BY rights, David Fox should be consumed by bitterness when it comes to Blackpool.
After all, it was only three years ago that the Seasiders didn’t want the 27-year-old and allowed his contract to run out before waving goodbye.
So now Fox is a Premier League regular with Norwich, illuminating the top flight with his silky passing skills, he’d be entitled to bad-mouth his former employers and give them what for. Fox, though, isn’t the type. He’s too nice.
He has his head screwed on and a good attitude, which perhaps explains why he has been able to get his career so spectacularly back on track since exiting Bloomfield Road in summer 2009, just after Ian Holloway took over.
It wasn’t just the Blackpool setback that Fox had to deal with. Following his seaside stay, he signed for Colchester.
Initially it went well for Fox, but when Paul Lambert quit a few months later to take over at Norwich he was replaced by Aidy Bothroyd, whose long-ball football didn’t exactly suit Fox’s more cultured style.
The midfielder was a bit-part player for the remainder of the season and, just like at Blackpool, was then allowed to leave.
Released in successive years by a Championship side and a League One club, it seemed Fox’s career was on the slide.
Then he joined Norwich. Two years on, playing under a manager in Lambert who appreciates his talents, Fox has helped the club to back-to-back promotions and has been a regular in the Canaries’ 11 Premier League matches this season.
It is a dream come true for a lad who was released by Manchester United early in his career and has had to deal with more setbacks than most. But the closest he’ll ever come to criticising his former clubs is this.
“I suppose I’ve made a point to a few people. It is nice that certain people at clubs where I’ve played can look at Premier League games and see that I am playing in them,” he said. “It does feel strange, when the majority of your career has been played in League One and the Championship. So it is satisfying to get to the top flight because it is never nice when you are not wanted by clubs.”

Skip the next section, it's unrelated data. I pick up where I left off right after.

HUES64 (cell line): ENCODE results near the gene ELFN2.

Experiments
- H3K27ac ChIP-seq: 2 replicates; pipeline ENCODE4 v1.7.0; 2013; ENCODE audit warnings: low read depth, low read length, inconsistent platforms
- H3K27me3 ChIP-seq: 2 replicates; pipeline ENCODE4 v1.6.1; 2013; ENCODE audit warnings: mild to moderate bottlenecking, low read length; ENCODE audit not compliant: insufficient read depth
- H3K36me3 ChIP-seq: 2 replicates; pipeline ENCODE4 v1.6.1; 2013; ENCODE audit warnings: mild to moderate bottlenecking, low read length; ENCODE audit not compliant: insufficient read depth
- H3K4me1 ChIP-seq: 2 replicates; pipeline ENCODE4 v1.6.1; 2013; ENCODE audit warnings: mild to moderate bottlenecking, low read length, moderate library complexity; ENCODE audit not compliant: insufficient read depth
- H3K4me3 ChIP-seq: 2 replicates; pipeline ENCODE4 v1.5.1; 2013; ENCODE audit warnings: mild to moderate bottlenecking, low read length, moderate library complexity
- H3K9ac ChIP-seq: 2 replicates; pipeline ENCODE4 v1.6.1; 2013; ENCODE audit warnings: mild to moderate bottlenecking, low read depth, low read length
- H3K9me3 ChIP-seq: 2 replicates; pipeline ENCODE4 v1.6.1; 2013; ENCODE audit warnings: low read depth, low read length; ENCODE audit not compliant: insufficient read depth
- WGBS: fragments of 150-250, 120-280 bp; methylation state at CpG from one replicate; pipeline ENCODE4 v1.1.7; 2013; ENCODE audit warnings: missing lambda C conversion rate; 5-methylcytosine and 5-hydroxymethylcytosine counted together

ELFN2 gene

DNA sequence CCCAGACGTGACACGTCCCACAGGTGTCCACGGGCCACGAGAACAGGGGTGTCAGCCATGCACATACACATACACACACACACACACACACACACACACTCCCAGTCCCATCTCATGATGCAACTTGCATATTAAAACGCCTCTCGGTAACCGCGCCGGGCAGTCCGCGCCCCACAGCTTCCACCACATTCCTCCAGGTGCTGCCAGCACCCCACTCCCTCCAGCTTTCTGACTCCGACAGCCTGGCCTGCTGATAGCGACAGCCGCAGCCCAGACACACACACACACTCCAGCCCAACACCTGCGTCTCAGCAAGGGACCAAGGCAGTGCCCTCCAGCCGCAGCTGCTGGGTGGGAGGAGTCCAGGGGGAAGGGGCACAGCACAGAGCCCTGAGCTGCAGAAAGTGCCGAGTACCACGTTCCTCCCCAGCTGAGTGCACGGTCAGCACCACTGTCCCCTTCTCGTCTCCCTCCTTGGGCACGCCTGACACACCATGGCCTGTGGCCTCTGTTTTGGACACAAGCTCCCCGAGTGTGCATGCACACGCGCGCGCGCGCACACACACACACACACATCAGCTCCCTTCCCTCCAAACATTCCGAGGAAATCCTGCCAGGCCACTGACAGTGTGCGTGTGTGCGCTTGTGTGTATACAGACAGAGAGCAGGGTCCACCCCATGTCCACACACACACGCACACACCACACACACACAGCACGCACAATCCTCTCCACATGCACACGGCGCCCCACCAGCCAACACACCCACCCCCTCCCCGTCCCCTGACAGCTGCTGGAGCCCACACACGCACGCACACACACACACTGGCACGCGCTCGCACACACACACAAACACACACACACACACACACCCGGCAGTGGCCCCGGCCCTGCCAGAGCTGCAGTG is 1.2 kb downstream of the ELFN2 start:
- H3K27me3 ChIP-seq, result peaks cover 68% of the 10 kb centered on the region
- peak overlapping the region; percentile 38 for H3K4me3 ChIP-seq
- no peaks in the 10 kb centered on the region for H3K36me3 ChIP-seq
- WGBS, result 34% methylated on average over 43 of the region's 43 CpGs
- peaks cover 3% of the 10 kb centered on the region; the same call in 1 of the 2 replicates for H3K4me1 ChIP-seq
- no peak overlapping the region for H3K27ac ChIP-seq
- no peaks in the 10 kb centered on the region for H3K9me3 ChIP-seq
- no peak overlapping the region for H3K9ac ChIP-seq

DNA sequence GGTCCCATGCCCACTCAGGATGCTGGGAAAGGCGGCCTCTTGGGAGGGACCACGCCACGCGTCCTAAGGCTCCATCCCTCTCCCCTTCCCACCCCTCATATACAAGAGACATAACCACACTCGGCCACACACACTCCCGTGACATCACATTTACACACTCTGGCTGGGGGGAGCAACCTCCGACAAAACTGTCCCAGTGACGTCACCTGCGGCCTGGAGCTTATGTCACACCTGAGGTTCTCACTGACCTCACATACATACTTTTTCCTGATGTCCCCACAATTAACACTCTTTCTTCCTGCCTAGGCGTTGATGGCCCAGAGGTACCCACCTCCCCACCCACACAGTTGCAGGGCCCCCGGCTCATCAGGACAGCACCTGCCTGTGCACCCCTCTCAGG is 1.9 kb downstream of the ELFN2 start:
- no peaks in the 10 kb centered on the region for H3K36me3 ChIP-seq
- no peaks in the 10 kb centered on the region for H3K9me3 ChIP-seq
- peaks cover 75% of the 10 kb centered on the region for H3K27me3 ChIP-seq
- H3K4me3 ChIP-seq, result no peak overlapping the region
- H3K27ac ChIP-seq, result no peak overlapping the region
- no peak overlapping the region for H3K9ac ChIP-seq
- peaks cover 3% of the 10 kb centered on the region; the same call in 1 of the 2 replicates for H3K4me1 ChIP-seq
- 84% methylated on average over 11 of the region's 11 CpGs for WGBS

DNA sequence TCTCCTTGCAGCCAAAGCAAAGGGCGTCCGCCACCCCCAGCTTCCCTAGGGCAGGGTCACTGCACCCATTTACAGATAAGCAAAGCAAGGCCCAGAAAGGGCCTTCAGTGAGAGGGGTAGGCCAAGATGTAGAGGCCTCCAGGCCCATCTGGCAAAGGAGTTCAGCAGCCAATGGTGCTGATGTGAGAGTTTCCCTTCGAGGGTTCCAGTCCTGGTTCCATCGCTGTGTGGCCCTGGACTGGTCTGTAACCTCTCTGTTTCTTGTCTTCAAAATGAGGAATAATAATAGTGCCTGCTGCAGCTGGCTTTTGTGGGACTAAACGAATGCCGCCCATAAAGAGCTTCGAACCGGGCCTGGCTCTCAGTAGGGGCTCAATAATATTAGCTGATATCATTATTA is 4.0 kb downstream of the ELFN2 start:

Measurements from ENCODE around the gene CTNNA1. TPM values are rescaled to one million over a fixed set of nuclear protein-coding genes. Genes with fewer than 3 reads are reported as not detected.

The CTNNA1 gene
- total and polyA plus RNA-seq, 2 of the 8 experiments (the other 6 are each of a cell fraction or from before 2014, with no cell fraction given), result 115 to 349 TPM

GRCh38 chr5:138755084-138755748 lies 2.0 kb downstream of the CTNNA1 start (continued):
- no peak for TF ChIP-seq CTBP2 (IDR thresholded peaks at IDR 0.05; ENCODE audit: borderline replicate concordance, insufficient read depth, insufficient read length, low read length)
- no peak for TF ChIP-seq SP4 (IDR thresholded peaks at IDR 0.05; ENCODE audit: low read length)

You can tell by that rather diplomatic answer that Fox hasn’t changed a bit since his Blackpool days. He is as down-to-earth and approachable as ever, picking up the phone as soon as I rang and spending 15 minutes or so chatting away.
And there is no doubting the highlight of his Premier League experience so far – last month’s trip to Old Trafford.
Norwich played well but lost 2-0. For former Red Fox it meant so much.
“I have waited a long time to play Manchester United and it was brilliant,” he said. To play there in the Premier League, not just a cup game, was very special. That’s the most satisfying thing – to be there on merit in a Premier League game.
“A lot of lads at Norwich have dragged themselves up from the lower league or non-league, so it is unbelievable to go to places like Old Trafford, Stamford Bridge or Anfield for a league game.”
Did he speak to Sir Alex Ferguson, manager during his six years at United from 2000-06? “Unfortunately, I didn’t actually see Sir Alex but I spoke to René Meulensteen, who is first-team coach,” Fox said.
“He was the reserve team manager when I was there, so I had a word with him. Then there was the kitman and physios, who I hadn’t seen for a while.”
Given that Fox is better known for his exquisite passing than any rough stuff, he created a unexpected piece of history at the start of this season– the fastest booking ever on a Premier League debut.
He was yellow-carded a minute into Norwich’s opening-day 1-1 draw at Wigan but can laugh about it now.
“I was a bit nervous before that game, but I think a lot of the boys were. No-one in the team had played in the top flight before and I don’t think we played too great. But as soon as we got that one out of the way we relaxed and we’ve done well.
“I’ve loved every minute – the coverage, watching your game on Match of the Day ... and fortunately I’ve not got any serious stick off Alan Hansen yet!”
Norwich are sitting pretty in ninth. But Fox, who still has a lot of friends at Blackpool, watched Blackpool closely last season and knows a good start means nothing if it isn’t maintained.
It has taken Blackpool a while to rid themselves of the Premier League hangover, and Fox can understand why. “This division is fantastic and you want to stay in it,” he added. “I’m sure that if we go back down it would be massively difficult because the Premier League is where everybody wants to play. You kind of never expect to get here, and when you do you don’t want to give it up.
“The disappointment of going down would be massive and is something that is driving everyone on. You have to try to carry the momentum from last season. That’s what Blackpool did last year, and it’s what all the promoted teams are doing this season. It is important to keep that feelgood factor around the place for as long as possible.”
Fox would love to see Pool bounce straight back. “I still look out for their results,” he said. “I hope they get promotion again – I don’t see why they can’t. It does seem a while ago that I was there and I’ve not been back to play a game – next year in the Prem would be nice.”
If it happens, Pool fans should give Fox a fine reception. One of life’s good guys, and a lad who has rolled his sleeves up and got to the top the hard way.